• Avatar Aaron in reply to Michelle says:

      The problems with seats reclining into your lap is the fault of the airlines, for putting seats too close together but not reducing the amount to which the seats recline.

      Of course kids should fly – they’re the only people who can be comfortable in a typical airline seat. 😉Report

  13. Avatar Rufus F. says:

    After an atrocious flight back from France with two toddlers screaming behind us and kicking our seats while ‘blasting’ us with their toy ray guns (worst of all, it was Parisian parents, so it’s not like you can one-up them with dagger eyes)  and a lady next to me whose baby had to sleep on my dining tray, my wife and I had the discussion about how much more we might be willing to pay for a baby-free flight. We agreed that we’d go as high as 100 bucks more per ticket. It seems to me that an airline would do okay with something like that. At least, one of them ought to give it a go and see how it sells.Report

    • Avatar Burt Likko in reply to Rufus F. says:

      Maybe they can have baby-free sections, the way they used to have smoking and non-smoking sections.Report

      • Avatar Jaybird in reply to Burt Likko says:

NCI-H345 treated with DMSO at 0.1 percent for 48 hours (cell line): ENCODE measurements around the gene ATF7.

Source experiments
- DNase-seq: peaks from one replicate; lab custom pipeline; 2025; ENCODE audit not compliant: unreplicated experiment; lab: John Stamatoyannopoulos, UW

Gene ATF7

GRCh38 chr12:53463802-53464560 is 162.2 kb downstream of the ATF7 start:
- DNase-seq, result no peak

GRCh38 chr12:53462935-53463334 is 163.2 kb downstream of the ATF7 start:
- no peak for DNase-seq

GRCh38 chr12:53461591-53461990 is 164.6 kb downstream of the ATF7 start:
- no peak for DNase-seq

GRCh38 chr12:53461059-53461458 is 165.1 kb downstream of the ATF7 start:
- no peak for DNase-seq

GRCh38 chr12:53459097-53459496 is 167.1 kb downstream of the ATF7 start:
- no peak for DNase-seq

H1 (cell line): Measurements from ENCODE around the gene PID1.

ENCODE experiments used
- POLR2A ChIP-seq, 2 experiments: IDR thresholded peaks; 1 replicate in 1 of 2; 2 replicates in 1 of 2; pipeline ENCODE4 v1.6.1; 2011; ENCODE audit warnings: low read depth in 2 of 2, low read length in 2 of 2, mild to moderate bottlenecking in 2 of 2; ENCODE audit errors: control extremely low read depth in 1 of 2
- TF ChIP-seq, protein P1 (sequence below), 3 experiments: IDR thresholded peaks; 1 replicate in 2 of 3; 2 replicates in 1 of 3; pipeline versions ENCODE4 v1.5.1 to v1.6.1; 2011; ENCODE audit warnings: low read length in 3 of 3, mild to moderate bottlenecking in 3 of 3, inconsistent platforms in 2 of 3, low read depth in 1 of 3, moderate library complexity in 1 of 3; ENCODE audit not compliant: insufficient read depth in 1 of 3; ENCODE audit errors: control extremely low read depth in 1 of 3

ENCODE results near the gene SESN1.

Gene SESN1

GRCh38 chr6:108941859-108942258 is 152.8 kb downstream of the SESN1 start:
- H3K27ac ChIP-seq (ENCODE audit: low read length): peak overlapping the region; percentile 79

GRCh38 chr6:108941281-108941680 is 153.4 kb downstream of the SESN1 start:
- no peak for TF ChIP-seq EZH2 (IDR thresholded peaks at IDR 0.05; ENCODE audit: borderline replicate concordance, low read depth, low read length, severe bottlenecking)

From what I understand, baby wafts all over the plane.Report

      • Avatar Tod Kelly in reply to Burt Likko says:

        I suspect this wouldn’t appease.

        The more I think about this, the more the “people in wheelchairs boarding the plane bug me, so...” analogy doesn’t quite hold up.  I think the more precise analogy for what McArdle is expressing with the whole “people with small children should avoid flying except in cases of extreme need” thing is people who don’t have children I hear complaining that they have to help fund public schools, or that they want the parks to eliminate playground structures because the kids are noisy and they prefer quiet, or moms shouldn’t bring their kids with them to places like Nordstrom because it bugs them.